Farringdon Patrol


Farringdon is a small village 6 miles east of Exeter.

Patrol members
Name Occupation Posted from Until
Sergeant George Rowsell


09 Jul 1940 03 Dec 1944
Private Norman Charles Skinner


29 Oct 1942 03 Dec 1944
Private Alfred Edward Edwards

Rail worker

13 Apr 1942 06 Sep 1943
Private John Ford


25 Jun 1942 03 Dec 1944
Private Frederick James Richard Ford


06 Jan 1943 03 Dec 1944
Private William John Grabham

Farm hand

10 Jul 1940 03 Dec 1944
Private William Thomas Richards

Farm labourer

12 Oct 1942 03 Dec 1944
Private Clifford Sanger

Tractor driver.

02 Dec 1940 01 Sep 1943
Private Frank Sellick


10 Nov 1942 03 Dec 1944
Operational Base (OB)

The patrol utilized the existing structure of Farringdon House Ice House. The Ice House is on PRIVATE LAND and the area was accessed by kind permission of the owners. It no longer has any connection with Farringdon House.

The Ice House is being well cared for by the owners to prevent any further deterioration. The presence of bats means the structure is inaccessible so all internal photographs are historical and measurements are approximate.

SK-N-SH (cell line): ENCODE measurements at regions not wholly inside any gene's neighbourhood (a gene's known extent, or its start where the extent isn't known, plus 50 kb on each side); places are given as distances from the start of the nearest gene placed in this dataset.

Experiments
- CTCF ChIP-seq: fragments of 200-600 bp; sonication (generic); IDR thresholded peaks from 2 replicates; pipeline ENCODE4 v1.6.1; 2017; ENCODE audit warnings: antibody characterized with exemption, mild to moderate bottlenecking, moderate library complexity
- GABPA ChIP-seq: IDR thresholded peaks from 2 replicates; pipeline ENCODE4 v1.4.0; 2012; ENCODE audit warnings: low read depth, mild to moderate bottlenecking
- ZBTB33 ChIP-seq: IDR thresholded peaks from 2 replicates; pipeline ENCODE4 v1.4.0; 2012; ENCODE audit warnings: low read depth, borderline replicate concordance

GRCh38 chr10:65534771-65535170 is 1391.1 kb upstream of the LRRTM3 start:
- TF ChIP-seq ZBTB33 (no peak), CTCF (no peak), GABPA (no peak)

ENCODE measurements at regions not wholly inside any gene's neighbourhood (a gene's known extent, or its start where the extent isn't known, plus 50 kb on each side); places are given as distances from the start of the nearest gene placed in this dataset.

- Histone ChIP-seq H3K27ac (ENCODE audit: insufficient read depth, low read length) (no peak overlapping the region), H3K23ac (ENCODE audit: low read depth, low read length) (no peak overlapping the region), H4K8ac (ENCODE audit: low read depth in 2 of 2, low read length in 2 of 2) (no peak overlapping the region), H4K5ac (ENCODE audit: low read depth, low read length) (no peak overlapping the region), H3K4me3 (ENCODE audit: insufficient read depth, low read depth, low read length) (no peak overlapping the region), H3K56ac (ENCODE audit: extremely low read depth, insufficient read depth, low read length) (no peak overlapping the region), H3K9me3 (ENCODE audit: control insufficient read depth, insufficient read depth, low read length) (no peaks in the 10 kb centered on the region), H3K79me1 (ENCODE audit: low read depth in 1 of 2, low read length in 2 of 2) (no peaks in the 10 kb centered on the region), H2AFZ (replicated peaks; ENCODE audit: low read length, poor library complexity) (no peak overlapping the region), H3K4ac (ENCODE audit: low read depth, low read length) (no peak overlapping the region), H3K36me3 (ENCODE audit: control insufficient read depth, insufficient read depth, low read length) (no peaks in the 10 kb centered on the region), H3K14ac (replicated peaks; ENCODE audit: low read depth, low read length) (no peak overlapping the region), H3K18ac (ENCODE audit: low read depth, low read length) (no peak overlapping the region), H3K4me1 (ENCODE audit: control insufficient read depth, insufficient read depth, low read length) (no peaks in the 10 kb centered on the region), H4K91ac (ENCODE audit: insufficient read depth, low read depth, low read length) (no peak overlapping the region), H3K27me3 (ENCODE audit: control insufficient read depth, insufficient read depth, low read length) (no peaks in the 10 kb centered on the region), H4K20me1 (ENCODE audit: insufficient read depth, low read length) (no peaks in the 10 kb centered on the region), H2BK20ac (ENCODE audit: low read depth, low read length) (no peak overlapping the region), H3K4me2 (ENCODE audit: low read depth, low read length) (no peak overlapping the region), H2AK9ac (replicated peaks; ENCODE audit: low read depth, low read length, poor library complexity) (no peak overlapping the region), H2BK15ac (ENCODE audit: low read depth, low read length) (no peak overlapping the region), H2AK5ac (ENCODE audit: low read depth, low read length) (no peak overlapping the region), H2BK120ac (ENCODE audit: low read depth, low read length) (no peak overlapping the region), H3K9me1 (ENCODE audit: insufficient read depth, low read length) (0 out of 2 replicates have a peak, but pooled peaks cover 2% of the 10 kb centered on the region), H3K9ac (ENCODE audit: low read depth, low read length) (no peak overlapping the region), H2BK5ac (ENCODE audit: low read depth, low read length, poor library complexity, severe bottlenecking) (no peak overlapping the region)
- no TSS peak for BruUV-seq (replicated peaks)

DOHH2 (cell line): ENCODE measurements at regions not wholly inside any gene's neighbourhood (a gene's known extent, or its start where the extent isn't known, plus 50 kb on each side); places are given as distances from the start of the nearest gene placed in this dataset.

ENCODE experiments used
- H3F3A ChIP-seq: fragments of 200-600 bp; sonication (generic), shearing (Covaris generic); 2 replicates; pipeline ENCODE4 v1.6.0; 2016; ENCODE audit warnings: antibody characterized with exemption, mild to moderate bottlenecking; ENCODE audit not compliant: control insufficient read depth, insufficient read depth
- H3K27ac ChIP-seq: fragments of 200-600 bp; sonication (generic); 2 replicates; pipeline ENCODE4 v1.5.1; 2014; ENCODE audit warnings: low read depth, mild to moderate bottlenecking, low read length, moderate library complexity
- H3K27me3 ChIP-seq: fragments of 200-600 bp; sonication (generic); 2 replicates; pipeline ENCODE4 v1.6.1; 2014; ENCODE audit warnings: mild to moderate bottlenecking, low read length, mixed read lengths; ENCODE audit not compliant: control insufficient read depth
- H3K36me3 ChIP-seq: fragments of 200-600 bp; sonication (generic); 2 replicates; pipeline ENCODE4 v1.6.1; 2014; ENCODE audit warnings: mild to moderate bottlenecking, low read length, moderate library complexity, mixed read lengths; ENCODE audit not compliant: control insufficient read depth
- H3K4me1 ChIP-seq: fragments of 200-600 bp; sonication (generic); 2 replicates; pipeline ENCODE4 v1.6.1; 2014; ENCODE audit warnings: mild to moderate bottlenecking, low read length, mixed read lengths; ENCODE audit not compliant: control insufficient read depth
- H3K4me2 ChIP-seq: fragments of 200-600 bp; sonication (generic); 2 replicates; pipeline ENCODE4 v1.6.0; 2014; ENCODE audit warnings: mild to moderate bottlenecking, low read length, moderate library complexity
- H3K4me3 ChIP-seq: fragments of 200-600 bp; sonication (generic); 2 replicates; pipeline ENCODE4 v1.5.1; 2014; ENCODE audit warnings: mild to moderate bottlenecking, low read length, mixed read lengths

The Ice House is circular and approximately 15 foot across and 20 foot from the chamber roof to the floor. The original Ice House entrance passageway leads 4 foot from the side of the structure to the main chamber.

It is unclear if the Patrol made any alterations to the main chamber to make it more comfortable as the Auxiliers in Kent and Yorkshire did.

The only remaining war time additions made to the Ice House is block work around the “entrance” and “escape” tunnel below. The tunnel was made up of 29 inch diameter pipe and ran for around 4 foot. It is possible that the “entrance” has been created post war as the blocks appear damaged at the sides. If the block wall was complete, thus sealing off the original entrance passageway to the Ice House leaving only the tunnel, this would make escape more viable. The Auxiliers could then have used the tunnel as an entrance or drop down from the centre hole in the dome. If the entrance and the escape were so close together it would appear that the emergency escape tunnel would be of little use if the entrance was discovered. This looks unlikely to be the original layout. One side of the block “entrance” is starting to fall away from the original brick wall.